More than three years ago, I wrote about some experiments I did to add to the debate about GWR red wagon livery. I showed photos of wagons at Cinderford Iron Works, taken around 1890, which had marked differences in (monochrome) image tone.
I thought, at the time, that I was doing some ‘original’ research but recently I have been looking through back issues of the 'Broad Gauge Society' magazine ‘Broadsheet’. There I found that this ‘well known’ photograph was discussed at length, as part of a series of articles on wagon liveries, as long ago as 2001 (Broadsheet No.45).
Brian Arman wrote “This photograph is the one frequently claimed [my italics] to be an example of red and grey wagons intermixed. I presume that the wagons supposed to be grey appear to be a darker shade, as in the fourth wagon from the left on the near siding, and the second and fourth vehicles in the back siding. However, following John’s photographic searches we may confidently surmise [my italics] that these vehicles are in all probability simply newly painted as opposed to ‘re-liveried’. The positioning of the lettering varies from wagon to wagon, and adds an element of further interest to the photograph. In fact the whole scene is full of historical interest ...”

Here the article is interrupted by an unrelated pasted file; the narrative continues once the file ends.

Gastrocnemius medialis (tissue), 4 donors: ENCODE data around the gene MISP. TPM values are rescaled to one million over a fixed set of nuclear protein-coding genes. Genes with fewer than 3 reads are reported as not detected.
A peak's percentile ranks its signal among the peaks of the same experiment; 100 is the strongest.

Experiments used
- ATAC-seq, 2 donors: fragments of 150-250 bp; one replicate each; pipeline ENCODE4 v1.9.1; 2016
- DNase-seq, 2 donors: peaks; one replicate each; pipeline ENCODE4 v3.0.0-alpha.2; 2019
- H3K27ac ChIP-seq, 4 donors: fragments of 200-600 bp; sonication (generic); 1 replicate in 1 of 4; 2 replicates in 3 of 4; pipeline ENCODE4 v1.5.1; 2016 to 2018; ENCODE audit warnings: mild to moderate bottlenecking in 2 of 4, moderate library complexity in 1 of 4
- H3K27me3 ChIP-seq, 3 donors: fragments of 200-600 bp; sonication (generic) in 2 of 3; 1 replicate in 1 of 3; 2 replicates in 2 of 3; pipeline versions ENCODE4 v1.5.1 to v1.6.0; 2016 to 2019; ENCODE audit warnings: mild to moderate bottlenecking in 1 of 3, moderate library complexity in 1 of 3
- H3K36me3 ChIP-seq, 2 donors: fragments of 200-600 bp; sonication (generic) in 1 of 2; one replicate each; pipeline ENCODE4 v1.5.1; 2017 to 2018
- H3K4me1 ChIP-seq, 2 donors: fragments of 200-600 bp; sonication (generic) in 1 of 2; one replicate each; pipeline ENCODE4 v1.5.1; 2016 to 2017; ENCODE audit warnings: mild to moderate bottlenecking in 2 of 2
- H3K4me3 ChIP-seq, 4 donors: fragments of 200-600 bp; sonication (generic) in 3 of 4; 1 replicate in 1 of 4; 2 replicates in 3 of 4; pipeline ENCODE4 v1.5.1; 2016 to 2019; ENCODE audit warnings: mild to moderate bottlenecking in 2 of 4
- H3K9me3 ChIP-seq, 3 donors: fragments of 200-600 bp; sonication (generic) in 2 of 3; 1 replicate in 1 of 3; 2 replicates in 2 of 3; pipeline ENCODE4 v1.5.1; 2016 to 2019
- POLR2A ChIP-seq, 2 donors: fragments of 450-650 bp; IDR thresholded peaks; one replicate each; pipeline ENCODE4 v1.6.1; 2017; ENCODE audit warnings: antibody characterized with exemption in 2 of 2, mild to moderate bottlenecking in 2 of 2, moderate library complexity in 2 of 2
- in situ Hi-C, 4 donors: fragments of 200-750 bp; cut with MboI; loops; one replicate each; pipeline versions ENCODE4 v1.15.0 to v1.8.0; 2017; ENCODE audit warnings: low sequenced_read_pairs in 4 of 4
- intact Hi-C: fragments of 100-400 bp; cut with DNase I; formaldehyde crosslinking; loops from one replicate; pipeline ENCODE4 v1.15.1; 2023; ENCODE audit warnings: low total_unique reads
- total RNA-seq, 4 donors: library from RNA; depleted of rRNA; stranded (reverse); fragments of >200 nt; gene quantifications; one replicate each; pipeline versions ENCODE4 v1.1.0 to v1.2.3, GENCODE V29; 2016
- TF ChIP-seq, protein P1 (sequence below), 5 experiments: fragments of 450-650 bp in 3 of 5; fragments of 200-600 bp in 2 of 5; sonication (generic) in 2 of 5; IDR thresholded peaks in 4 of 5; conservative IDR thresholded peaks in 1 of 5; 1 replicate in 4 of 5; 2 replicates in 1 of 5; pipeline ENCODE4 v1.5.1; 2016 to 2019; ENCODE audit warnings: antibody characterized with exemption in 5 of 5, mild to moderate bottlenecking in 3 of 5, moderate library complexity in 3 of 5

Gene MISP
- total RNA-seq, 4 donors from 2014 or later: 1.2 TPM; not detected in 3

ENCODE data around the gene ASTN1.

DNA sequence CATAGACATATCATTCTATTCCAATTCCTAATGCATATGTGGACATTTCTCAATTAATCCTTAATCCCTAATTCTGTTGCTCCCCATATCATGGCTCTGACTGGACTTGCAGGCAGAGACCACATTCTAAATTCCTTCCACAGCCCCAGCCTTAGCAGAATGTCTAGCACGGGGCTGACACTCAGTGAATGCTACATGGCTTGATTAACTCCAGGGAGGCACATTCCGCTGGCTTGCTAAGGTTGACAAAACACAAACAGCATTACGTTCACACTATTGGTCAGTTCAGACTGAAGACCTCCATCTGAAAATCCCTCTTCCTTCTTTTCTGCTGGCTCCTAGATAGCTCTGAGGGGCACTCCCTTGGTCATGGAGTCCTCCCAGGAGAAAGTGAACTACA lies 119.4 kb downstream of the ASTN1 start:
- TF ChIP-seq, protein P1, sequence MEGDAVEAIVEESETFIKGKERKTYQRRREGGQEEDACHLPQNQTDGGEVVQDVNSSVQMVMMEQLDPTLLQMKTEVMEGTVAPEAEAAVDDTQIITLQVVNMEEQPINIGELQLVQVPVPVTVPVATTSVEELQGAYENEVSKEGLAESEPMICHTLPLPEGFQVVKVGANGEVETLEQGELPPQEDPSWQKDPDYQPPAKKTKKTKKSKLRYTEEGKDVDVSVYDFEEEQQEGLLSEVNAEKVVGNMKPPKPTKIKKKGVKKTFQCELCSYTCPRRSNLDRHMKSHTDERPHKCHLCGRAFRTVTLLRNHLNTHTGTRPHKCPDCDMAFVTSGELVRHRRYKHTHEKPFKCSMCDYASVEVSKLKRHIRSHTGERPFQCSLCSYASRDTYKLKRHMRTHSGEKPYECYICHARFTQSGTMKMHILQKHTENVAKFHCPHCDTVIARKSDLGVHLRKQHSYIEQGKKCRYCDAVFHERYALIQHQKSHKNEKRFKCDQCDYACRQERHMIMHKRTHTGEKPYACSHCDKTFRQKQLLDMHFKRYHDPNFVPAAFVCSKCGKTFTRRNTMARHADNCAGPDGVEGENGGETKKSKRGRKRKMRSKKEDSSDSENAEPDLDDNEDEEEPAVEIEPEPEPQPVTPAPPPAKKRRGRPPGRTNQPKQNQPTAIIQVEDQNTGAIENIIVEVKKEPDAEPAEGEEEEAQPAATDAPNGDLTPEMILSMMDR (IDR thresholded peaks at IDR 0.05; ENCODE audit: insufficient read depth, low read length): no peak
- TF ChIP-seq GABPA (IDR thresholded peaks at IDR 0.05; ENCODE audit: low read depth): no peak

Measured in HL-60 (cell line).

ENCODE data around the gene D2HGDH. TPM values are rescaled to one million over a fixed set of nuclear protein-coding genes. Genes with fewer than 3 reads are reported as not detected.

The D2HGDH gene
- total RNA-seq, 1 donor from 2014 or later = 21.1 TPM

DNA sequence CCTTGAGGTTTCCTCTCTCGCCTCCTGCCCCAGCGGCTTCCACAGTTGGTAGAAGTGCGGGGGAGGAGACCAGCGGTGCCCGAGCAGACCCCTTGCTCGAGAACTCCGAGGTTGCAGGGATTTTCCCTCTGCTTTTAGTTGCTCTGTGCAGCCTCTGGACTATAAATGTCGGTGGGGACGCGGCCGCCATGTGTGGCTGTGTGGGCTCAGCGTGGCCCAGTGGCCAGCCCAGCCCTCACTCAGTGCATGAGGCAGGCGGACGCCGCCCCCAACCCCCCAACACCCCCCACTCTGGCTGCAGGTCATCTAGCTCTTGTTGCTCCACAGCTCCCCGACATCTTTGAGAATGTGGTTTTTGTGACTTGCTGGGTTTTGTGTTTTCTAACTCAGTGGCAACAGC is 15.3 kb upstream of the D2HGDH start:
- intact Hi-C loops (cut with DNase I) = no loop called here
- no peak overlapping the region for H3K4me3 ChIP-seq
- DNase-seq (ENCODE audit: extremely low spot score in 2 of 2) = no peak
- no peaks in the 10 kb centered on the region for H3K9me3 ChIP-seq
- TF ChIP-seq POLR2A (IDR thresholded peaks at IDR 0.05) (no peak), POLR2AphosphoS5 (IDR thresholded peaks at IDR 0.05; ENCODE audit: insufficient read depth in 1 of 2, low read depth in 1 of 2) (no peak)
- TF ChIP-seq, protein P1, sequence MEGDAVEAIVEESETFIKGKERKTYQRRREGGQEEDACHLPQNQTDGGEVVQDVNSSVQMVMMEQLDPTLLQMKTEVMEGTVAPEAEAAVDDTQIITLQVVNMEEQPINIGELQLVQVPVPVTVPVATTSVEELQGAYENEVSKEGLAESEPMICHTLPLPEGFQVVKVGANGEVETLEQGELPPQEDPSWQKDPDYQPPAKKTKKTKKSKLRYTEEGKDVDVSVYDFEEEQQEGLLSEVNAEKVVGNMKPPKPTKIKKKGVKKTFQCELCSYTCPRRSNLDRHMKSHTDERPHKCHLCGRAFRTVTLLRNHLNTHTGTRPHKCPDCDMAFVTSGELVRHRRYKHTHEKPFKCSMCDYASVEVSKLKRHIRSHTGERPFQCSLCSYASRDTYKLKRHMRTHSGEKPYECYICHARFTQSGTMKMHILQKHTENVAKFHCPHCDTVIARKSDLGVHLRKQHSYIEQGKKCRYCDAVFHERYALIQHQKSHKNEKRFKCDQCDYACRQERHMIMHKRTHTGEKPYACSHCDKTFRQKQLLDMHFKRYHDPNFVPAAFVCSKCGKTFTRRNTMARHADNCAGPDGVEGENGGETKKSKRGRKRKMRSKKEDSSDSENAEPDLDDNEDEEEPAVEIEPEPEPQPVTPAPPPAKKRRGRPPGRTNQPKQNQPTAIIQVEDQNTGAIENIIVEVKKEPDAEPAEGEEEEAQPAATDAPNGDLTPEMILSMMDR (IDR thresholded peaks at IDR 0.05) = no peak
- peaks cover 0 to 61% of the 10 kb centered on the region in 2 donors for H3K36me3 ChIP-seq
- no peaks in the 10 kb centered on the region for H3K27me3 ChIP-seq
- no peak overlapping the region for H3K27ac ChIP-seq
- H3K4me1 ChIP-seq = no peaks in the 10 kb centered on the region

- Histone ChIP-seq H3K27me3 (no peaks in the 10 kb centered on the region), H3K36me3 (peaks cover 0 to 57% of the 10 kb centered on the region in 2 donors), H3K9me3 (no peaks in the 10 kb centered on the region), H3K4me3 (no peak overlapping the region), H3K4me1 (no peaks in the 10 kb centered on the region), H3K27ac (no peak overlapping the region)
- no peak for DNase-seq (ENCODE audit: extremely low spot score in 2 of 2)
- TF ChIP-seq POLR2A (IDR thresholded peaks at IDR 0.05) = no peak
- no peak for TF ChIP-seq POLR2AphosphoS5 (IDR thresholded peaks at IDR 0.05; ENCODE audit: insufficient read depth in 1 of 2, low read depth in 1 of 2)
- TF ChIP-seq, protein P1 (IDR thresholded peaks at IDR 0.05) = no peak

His conclusions are exactly the opposite of mine, since I thought the darker shade was caused because the photographic emulsions of the time were colour-blind to red!
We are still left with the conundrum that the different styles of lettering appear on wagons of both shades, on the Cinderford photograph, which seems to mitigate against the idea that the dark shade is simply the result of more recent painting. Surely, lettering styles changed at specific dates – or did they replace the lettering in the ‘old’ positions when re-painting (or relivery-ing)?
So, although I had discovered nothing new, the photograph still presents a puzzle and may indeed show both red and grey wagons – but which is which?